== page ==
Okay, we’ll tell you, cuz we’re those kinds of guys: Google and Yahoo, that’s who. Hypocrisy? Carelessness? Does the reason matter? Does the deed itself even matter?
Report: Google & Yahoo May Be BFFs With Hollywood, But Both Place Ads On Piracy Sites – by Mary Beth Quick (Consumerist.Com)
Google and Yahoo might crow about supporting the entertainment industry, but a new report says that hasn’t stopped the two Internet giants from placing ads on sites with pirated movies, TV shows and music. The report looked at analysis of which sites have the most copyright infringement notices against them and found that Google and Yahoo are in the top 10 ad networks that support major piracy sites. Ruh roh.
USC’s Annenberg Innovation Lab issued the report , and the Los Angeles Times says that while Yahoo hasn’t responded, Google called the report’s findings “mistaken.”
“To the extent [the study] suggests that Google ads are a major source of funds for major pirate sites, we believe it is mistaken,” a Google spokesperson said. “Over the past several years, we’ve taken a leadership role in this fight. The complexity of online advertising has led some to conclude, incorrectly, that the mere presence of any Google code on a site means financial support from Google.”
It’s the first part of a monthly occurrence that the Lab’s director hopes will highlight how rampant the support of piracy sites by major brands’ advertising dollars is. Maybe some of those companies will decide not to shell out the big bucks.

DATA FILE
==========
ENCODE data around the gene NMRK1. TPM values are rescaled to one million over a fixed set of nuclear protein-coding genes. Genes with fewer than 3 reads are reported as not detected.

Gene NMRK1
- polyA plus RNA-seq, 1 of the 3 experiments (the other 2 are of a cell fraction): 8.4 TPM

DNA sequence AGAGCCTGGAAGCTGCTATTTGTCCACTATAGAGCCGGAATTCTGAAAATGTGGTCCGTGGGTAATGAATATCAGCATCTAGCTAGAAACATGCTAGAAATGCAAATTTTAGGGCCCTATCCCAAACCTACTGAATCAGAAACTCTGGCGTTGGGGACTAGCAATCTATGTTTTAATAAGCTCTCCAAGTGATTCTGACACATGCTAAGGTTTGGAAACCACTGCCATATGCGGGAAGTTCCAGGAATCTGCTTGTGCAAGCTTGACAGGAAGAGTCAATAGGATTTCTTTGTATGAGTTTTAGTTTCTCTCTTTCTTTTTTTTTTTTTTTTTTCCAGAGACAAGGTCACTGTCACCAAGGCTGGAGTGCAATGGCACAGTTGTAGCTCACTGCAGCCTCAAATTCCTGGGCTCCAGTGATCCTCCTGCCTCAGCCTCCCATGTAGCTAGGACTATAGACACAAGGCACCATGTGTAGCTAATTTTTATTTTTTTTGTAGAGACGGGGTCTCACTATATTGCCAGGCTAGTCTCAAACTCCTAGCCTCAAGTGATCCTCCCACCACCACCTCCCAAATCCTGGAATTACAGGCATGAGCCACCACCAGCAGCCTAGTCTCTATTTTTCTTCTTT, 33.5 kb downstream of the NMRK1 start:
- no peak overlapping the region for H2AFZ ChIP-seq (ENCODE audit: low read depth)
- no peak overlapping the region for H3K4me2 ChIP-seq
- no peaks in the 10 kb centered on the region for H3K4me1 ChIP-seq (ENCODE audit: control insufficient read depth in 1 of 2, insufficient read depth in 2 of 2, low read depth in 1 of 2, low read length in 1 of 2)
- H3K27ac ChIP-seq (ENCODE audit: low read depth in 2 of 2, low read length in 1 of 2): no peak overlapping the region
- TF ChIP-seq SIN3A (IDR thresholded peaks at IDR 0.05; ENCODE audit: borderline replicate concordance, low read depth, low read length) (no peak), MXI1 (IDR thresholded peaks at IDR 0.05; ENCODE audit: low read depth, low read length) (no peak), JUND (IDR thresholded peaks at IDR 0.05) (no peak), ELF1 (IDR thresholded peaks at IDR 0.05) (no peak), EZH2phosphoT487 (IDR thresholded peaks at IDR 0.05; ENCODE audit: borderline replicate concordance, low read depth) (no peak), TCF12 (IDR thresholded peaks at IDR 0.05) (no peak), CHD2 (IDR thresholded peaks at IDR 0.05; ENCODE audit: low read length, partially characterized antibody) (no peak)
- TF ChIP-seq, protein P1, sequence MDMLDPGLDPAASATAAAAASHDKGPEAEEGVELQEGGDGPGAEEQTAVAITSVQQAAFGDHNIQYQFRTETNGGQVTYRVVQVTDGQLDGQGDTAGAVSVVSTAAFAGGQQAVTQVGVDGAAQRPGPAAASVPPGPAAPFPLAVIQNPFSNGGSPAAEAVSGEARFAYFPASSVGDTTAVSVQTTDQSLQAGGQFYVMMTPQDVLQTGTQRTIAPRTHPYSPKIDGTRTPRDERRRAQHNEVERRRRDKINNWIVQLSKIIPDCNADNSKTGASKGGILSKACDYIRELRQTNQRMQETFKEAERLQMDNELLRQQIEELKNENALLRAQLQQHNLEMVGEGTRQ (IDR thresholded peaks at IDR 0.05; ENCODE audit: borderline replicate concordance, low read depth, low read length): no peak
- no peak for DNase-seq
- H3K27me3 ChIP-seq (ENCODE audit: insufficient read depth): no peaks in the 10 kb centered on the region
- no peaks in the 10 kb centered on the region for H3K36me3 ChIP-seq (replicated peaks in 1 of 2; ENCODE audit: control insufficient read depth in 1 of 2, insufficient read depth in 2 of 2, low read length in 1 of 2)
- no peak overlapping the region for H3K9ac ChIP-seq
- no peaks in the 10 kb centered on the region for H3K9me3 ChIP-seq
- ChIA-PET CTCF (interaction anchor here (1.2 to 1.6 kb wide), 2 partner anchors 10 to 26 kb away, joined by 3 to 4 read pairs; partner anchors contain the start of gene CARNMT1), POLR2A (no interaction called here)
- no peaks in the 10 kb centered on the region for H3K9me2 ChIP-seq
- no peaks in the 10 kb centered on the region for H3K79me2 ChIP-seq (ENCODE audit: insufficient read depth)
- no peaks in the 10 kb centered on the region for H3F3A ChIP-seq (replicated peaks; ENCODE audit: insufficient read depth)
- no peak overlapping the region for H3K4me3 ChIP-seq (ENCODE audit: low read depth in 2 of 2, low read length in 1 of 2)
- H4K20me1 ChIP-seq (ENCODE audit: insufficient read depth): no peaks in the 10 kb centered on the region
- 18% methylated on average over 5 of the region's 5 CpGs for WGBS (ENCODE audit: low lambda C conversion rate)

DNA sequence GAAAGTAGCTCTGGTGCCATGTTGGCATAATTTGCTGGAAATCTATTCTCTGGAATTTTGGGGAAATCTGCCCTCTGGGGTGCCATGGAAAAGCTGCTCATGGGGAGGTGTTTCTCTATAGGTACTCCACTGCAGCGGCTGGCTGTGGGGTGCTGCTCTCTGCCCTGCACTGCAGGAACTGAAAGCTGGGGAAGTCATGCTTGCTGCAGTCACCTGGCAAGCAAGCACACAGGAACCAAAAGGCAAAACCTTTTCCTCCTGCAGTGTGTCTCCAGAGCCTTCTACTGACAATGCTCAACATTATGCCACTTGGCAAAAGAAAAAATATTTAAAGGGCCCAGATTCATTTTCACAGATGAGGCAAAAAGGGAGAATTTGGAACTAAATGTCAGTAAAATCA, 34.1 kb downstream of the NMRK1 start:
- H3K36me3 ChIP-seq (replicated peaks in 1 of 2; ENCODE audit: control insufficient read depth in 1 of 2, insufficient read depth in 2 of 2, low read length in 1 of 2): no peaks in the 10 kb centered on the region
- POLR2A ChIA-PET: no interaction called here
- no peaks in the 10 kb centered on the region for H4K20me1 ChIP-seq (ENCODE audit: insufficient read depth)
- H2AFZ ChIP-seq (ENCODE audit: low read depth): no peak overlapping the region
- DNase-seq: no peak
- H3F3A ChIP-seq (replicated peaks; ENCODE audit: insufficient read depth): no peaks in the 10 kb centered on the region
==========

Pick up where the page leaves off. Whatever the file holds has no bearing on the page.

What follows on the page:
“Whenever we talk to a brand about the fact that their ads are all over the pirate sites, they’re like, ‘Oh, how did that happen?’” the director said. “We thought it would be easier if they knew what ad networks were putting ads on pirate sites — so they could avoid them.”
Google and Yahoo are in high-powered company, according to the Lab, which used Google’s own Transparency Report to come up with a list of other offenders:
The list of ad networks includes Openx, a Pasadena company that was backed by AOL Ventures and describes itself as a leader in digital and mobile ad technology; Google and its advertising platform, DoubleClick; Yahoo and its ad exchange, Right Media; and Quantcast, a San Francisco firm that also places ads on sites owned by such major media companies as NBCUniversal and Viacom.
So far one big name, Levi’s, has taken action after the Lab showed the company it had ads on file-sharing sites, which could mean others will follow suit when facing similar evidence.
“When our ads were running unbeknownst to us on these pirate sites, we had a serious problem with that,” said Gareth Hornberger, senior manager of global digital marketing for Levi’s. “We reached out to our global ad agency of record, OMD, and immediately had them remove them…. We made a point, moving forward, that we really need to take steps to avoid having these problems again.”
The Lab’s director has a personal reason for fighting piracy in the entertainment industry, as he claims his late friend Levon Helm was forced to go back to touring after piracy made it impossible for him to exist on royalties from his music.
Perhaps this is a better way to stop or at least lessen the effects of piracy — going after the almighty dollar — instead of trying to censor the entire Internet with legislation like the failed SOPA and PIPA measures.